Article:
It’s not unusual to have a temporary problem with your knees. But a frequent or persistent extreme cold sensation in your knees can be distracting.
Having “cold knees” isn’t necessarily related to the weather. In these situations, the sensation can’t be relieved with a blanket or more clothing. And if you also have knee pain or range-of-motion problems, it can interfere with your ability to function.
Keep reading to learn some of the causes of cold knees, as well as signs that it’s time to see your doctor.
A variety of things can cause your knees to feel unusually cold. Some involve only the area around your knees or legs. Some are underlying conditions that can make you feel cold over a larger part of your body. These conditions usually have additional symptoms.
Osteoarthritis of the knee
Arthritis is a group of conditions that involve inflammation in your joints. Osteoarthritis is the result of gradual wear and tear of the cartilage in the joint. Knee arthritis is a major cause of disability. The main symptoms are:
Some people with osteoarthritis of the knee experience increased sensitivity to cold. A 2017 study notes that when compared with the control group, these patients also had:
- decreased physical health
- lower pressure pain threshold in the knee
- increased pain
- greater functional impairment
- more features of neuropathic pain
These symptoms may point to increased central sensitization of the knee. Women are more likely than men to report that their knees are affected by cold weather.
Damage to the peripheral nerves is called peripheral neuropathy. While it mainly affects hands and feet, it can affect other areas of your body, including your knees.
The peripheral nerves transmit messages between your central nervous system and the rest of your body. A disruption in these messages can lead to:
- freezing, burning, or stabbing pain
- extreme sensitivity to touch
- numbness or tingling that begins in your feet or hands and spreads into your arms and legs
Causes of neuropathy include:
- accidental trauma to the nerves
- overuse injuries
- alcohol use disorder
- vitamin deficiencies
- exposure to toxic substances
- chemotherapy drugs
- bone marrow disorders
- Charcot-Marie-Tooth disease
Neuropathy can also be due to autoimmune diseases such as:
- Guillain-Barré syndrome
- chronic inflammatory demyelinating polyneuropathy
- necrotizing vasculitis
- rheumatoid arthritis
- Sjögren’s syndrome
Or infections such as:
Peripheral artery disease
In peripheral artery disease, there’s a buildup of fat, cholesterol, and other substances in arteries that service vital organs and your legs. This can cause blood to clot, blocking blood flow to your legs. That can lead to:
- one leg having a lower temperature than the other
- skin that looks pale or blue
- no pulse in your leg or foot
- wounds that don’t heal well
- poor toenail growth
- decreased hair on your legs
- erectile dysfunction
Risk factors for this condition include:
Raynaud’s phenomenon is a condition in which you have episodes of narrowing of your blood vessels, or vasospasm. These episodes are triggered by cold temperatures or stress.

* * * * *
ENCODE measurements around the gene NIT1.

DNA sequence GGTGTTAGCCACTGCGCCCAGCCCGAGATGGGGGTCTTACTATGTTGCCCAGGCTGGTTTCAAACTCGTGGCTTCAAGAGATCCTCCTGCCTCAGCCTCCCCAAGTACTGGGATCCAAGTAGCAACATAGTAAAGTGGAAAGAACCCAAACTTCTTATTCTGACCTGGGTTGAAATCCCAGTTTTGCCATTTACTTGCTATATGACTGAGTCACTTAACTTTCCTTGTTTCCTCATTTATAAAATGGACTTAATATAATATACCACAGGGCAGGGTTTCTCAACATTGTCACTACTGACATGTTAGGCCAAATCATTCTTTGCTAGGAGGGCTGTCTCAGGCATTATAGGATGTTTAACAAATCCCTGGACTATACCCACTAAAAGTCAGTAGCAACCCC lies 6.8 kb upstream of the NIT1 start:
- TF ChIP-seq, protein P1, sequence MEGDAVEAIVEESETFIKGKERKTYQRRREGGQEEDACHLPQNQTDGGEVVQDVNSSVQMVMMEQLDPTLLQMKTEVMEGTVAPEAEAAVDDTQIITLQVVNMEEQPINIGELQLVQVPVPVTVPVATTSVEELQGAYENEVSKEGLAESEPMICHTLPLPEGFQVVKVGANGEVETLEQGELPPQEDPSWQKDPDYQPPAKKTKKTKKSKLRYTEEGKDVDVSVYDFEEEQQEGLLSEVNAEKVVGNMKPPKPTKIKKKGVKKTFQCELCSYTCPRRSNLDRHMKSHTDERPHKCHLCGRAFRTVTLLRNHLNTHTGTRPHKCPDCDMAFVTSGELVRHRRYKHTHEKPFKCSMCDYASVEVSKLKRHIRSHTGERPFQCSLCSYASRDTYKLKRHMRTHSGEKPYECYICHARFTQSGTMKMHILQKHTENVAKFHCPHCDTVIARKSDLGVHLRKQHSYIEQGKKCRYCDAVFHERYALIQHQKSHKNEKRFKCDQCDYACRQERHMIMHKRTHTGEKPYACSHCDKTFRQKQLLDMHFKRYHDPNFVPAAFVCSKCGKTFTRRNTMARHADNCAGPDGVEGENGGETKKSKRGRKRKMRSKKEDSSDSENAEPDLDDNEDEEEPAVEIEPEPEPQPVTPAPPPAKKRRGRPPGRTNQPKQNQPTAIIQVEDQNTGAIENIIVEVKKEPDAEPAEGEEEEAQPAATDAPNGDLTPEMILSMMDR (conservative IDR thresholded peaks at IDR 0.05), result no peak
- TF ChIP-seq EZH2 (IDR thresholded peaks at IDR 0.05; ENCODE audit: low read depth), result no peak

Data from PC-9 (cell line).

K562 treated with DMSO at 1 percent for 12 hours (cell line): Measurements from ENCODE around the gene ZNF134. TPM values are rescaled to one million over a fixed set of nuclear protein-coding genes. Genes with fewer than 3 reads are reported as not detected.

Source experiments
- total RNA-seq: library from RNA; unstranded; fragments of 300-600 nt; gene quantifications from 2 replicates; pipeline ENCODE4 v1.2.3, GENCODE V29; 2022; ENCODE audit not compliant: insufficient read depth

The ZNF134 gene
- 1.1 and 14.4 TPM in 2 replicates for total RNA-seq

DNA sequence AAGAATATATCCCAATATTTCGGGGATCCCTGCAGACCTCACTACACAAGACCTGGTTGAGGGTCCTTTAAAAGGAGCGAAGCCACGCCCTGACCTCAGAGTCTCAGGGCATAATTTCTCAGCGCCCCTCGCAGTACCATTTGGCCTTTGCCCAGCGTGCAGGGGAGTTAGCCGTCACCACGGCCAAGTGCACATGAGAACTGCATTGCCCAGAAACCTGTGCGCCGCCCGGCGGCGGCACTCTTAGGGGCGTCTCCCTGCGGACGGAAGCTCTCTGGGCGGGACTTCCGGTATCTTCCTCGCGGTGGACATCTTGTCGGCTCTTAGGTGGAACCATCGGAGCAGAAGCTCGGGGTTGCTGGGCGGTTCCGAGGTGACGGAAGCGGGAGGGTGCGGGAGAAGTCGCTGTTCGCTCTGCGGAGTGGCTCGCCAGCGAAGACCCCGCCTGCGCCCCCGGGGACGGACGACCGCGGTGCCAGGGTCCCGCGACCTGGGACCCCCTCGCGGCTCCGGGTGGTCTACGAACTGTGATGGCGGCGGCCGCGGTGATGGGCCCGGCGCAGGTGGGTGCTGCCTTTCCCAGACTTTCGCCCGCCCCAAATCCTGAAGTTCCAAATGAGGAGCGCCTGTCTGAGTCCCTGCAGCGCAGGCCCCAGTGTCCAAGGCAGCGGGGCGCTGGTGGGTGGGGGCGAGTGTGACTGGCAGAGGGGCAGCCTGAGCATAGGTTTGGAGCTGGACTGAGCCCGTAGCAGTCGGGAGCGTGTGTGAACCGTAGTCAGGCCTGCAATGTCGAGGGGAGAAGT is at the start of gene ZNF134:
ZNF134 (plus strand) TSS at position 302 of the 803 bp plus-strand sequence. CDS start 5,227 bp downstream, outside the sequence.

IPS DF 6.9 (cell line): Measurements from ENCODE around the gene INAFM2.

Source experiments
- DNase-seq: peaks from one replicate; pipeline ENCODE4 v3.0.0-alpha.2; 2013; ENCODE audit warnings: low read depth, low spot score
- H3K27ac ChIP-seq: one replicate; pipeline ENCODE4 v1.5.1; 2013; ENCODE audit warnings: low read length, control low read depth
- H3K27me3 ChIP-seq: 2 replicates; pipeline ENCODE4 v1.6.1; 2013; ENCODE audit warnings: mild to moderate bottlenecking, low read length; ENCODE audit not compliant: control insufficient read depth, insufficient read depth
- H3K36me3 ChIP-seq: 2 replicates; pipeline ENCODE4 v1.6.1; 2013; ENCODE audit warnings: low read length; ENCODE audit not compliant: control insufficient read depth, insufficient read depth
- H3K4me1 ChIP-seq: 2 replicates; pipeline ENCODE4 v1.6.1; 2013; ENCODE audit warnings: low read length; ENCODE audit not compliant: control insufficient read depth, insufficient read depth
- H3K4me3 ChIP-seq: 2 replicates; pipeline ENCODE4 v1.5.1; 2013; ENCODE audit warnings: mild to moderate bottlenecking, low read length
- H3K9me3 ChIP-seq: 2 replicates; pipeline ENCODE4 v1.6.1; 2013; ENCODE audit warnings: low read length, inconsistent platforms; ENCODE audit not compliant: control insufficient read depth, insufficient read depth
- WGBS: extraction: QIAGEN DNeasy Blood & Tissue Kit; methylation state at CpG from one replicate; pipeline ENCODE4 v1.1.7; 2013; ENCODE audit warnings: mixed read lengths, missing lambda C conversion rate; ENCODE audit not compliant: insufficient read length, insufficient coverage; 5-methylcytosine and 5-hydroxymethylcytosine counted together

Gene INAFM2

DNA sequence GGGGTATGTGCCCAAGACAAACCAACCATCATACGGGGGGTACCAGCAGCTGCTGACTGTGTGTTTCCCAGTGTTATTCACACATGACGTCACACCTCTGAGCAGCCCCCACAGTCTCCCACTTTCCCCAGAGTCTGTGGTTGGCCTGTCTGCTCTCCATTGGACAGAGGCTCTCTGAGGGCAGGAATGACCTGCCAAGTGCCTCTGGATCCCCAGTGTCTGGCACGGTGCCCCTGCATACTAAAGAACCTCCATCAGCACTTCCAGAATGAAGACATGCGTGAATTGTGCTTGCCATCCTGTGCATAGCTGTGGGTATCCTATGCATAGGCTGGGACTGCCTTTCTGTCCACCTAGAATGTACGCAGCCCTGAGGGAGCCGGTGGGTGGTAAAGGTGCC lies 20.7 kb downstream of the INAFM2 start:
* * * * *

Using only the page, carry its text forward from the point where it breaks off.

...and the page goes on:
During a vasospasm, there’s a reduction of blood flow from your heart to the rest of your body. This usually affects your fingers and toes, but it’s possible in your legs and knees as well. Areas of your skin may turn pale, white, or even blue. You might feel cold or numb.
Then, as blood begins to flow freely again, color returns. You might feel a throbbing, tingling, or burning sensation.
- difficulty tolerating cold
- joint and muscle pain
- dry skin
- weight gain
There are a variety of causes for hypothyroidism, including:
- Hashimoto’s disease
- radiation treatment on your thyroid
- thyroid surgery
- inflammation of your thyroid
Treatment for arthritis of the knee may involve:
- physical therapy
- cortisone injections
- surgery, including joint replacement
Because there are several other things that can cause cold knees, it’s important to see your doctor for a diagnosis. That’s especially true if you also have pain or mobility issues.
Once you have a diagnosis, treating the underlying condition may ease your symptoms and help decrease sensitivity to cold.
Since treatment depends on the cause, getting the correct diagnosis is vital. Signs that it’s time to see your doctor include:
- persistent or frequent coldness of your knee
- pain that interferes with quality of life
- difficulty fully extending your knee
- redness, swelling, tender to the touch
- problems with multiple joints
- thickening or tightening of skin or other obvious deformity
- worsening condition, such as arthritis or diabetes
And, of course, see your doctor if you have recently experienced a knee injury.
Getting to the root of the problem will probably start with a physical examination. Your doctor will also want a complete medical history. Be sure to discuss any preexisting conditions such as arthritis, diabetes, and autoimmune diseases. Also, mention all other symptoms, even if they don’t seem related.
Tell your doctor if you experience cold in other parts of your body or if you have trouble tolerating cold temperatures in general. This can aid in choosing which diagnostic tests will be most helpful.
You might need imaging tests to check for injury, nerve damage, arthritis, or other problems. Blood tests may be needed to check vitamin and glucose levels, as well as thyroid function.
Results will help guide the next steps.